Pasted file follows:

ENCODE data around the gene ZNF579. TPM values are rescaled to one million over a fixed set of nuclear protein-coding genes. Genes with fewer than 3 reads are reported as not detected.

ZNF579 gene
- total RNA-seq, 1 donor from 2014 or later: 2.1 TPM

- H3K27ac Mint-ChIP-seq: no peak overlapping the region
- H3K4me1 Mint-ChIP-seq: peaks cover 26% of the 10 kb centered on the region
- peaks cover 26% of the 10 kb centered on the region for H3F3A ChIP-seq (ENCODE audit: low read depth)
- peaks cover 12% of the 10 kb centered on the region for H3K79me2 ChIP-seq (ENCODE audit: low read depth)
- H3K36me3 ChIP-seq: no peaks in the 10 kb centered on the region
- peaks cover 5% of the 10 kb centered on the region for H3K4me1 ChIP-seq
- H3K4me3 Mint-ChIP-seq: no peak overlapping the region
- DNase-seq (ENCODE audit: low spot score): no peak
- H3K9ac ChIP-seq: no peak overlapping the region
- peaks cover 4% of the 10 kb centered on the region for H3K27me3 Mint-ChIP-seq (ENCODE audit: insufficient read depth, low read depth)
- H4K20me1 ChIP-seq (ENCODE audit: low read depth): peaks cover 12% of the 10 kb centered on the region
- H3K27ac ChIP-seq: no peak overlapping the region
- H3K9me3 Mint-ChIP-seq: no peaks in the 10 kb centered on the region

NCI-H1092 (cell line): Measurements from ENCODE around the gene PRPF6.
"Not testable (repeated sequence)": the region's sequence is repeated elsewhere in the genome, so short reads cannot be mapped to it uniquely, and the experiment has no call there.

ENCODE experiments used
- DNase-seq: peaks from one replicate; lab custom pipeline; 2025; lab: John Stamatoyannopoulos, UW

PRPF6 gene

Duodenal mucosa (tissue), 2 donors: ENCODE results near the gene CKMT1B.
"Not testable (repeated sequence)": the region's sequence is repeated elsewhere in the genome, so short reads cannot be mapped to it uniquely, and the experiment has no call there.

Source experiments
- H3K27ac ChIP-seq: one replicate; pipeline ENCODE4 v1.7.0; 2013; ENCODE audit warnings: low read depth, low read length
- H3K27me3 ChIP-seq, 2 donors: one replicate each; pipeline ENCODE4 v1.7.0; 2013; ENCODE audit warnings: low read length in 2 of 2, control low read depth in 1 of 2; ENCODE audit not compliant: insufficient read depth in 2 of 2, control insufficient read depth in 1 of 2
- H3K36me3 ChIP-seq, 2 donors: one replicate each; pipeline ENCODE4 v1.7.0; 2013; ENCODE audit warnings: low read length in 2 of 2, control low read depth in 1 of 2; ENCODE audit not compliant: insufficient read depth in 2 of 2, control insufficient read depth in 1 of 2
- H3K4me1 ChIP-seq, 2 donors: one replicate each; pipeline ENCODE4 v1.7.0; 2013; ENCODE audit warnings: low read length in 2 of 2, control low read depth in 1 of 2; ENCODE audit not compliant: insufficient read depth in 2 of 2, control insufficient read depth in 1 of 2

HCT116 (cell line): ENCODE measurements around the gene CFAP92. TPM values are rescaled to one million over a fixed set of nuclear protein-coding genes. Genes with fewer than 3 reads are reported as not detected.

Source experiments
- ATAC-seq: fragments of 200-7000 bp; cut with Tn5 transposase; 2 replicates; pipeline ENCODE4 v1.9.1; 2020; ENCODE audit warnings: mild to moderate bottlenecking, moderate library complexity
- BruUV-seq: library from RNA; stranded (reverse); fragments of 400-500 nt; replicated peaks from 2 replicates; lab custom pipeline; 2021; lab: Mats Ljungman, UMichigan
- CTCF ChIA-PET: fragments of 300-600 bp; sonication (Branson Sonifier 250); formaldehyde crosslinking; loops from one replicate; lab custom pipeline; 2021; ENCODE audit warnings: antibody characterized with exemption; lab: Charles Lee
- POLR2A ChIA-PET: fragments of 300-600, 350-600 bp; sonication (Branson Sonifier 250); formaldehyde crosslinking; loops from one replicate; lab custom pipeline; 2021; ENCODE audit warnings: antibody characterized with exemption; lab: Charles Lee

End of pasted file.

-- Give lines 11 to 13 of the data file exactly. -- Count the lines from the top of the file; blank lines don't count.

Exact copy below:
- DNase-seq (ENCODE audit: low spot score): no peak
- H3K9ac ChIP-seq: no peak overlapping the region
- peaks cover 4% of the 10 kb centered on the region for H3K27me3 Mint-ChIP-seq (ENCODE audit: insufficient read depth, low read depth)